Citation Hell

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jewish_scientist
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Citation Hell

Postby jewish_scientist » Sat Jun 03, 2017 6:10 am UTC

I am writing an essay on my own. Its not a school assignment, I just want to practice writing academic style papers. One of the things I want to make sure that I get right is the citations. Most of the time, this is easy. Easybib does basically all the work for me. However, I do not think that it can help me with this case.

I want to quote a different paper that I wrote as a school assignment, which contains quotations and paraphrases from the IEP. The IEP in turn paraphrases many different philosophers. What is the proper way to format this citation in MLA?

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ucim
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Re: Citation Hell

Postby ucim » Sun Jun 04, 2017 9:32 pm UTC

I can't help you directly, but I would first ascertain what it is you are quoting, and why (on which authority) it is being used as support for your point. If you are using quotes from philosophers to back you up, then the philosophers are the authority you are referencing, and I'd find an original source for their quote, and cite that. But if you yourself are the authority ("jewish_scientist claims foo, and that's good enough for me"), then cite your paper directly. A source does not have to be publicly available to be valid (I've seen the likes of "Fulano deTal, private communication" cited in scientific papers), but being harder to confirm, it's less convincing as a resort to authority.

Jose
Order of the Sillies, Honoris Causam - bestowed by charlie_grumbles on NP 859 * OTTscar winner: Wordsmith - bestowed by yappobiscuts and the OTT on NP 1832 * Ecclesiastical Calendar of the Order of the Holy Contradiction * Please help addams if you can. She needs all of us.

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LaserGuy
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Re: Citation Hell

Postby LaserGuy » Mon Jun 05, 2017 6:56 pm UTC

I agree that the best thing to do is to just cite your primary sources. I guess you could cite it as an unpublished work if it's absolutely necessary that you quote that source, but your audience isn't likely to give it much credibility since they have no way of accessing that work.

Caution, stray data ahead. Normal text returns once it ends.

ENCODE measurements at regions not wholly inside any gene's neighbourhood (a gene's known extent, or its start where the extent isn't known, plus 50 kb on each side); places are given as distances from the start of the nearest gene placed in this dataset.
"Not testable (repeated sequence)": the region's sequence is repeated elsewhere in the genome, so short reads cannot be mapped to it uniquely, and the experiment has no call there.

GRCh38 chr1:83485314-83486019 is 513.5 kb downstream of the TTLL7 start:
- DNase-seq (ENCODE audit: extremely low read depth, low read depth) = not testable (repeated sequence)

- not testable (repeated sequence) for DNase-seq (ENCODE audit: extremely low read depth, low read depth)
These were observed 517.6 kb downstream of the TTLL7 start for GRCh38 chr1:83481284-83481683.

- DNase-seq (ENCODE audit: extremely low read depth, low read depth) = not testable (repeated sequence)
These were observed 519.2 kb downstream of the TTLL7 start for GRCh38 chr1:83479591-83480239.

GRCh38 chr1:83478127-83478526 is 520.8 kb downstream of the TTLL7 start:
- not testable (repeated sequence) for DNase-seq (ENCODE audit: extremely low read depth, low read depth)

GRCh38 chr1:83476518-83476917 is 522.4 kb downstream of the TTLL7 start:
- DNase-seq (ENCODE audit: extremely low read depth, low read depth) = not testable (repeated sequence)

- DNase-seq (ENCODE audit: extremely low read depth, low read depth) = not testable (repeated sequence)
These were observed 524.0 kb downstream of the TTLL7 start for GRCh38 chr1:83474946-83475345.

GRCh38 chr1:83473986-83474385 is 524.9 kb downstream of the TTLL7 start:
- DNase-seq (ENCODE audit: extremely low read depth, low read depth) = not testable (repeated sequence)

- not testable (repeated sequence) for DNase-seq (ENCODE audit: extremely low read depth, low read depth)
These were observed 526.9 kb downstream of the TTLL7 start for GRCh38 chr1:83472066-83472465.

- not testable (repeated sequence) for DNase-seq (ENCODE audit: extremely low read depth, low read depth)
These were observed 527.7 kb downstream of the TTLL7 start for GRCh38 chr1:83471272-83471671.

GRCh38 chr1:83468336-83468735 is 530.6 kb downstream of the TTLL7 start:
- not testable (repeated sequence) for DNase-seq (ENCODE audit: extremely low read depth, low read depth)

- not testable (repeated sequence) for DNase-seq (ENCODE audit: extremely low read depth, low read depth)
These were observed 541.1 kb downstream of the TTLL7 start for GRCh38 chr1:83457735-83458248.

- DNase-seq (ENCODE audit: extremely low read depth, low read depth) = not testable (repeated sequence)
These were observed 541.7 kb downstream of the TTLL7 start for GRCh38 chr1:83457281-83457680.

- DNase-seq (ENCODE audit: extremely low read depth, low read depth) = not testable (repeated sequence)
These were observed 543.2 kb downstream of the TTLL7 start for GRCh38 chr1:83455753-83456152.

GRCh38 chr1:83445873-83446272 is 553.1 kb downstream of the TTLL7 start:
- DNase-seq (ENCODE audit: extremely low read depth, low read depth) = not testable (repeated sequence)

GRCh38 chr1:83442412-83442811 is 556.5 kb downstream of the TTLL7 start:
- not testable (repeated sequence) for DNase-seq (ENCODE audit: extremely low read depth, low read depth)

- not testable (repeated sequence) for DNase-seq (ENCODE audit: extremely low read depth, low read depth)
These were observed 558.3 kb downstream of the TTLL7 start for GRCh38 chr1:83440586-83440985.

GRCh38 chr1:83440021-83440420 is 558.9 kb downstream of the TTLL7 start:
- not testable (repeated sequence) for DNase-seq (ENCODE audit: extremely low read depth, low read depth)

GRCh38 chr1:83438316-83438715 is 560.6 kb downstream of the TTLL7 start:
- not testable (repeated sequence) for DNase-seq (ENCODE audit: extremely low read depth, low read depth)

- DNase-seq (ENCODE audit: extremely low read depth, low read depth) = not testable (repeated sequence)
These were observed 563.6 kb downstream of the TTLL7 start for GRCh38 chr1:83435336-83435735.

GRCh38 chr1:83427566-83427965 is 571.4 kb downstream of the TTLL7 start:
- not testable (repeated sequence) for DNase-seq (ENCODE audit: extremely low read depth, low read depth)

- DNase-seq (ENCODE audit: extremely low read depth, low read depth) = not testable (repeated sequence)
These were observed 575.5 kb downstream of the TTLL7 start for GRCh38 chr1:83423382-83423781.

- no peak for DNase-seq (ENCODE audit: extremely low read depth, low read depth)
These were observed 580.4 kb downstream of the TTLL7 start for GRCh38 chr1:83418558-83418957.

It's a good idea not to cite yourself too often anyway. In some cases it's inevitable, and if you have a good reason to do it, that's fine, but reviewers are often unforgiving if they see you gratuitously citing your own works.

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trpmb6
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Re: Citation Hell

Postby trpmb6 » Mon Jul 17, 2017 7:57 pm UTC

LaserGuy wrote:It's a good idea not to cite yourself too often anyway. In some cases it's inevitable, and if you have a good reason to do it, that's fine, but reviewers are often unforgiving if they see you gratuitously citing your own works.


I came across this thread randomly and this reminded me about a time in college when I had two separate professors who were both among the top researchers in their respective fields. One was Heat Transfer and the other was Acoustics (specifically aircraft engine nacelles). Any research paper you did in their classes led to you inevitably citing one of their works. And it was very common for them to cite themselves. I remember one of the Heat Transfer papers we were reviewing that our Professor wrote had about 20ish sources. 3/4th of them were works he had authored, co-authored or was the adviser for (think thesis/dissertations/etc).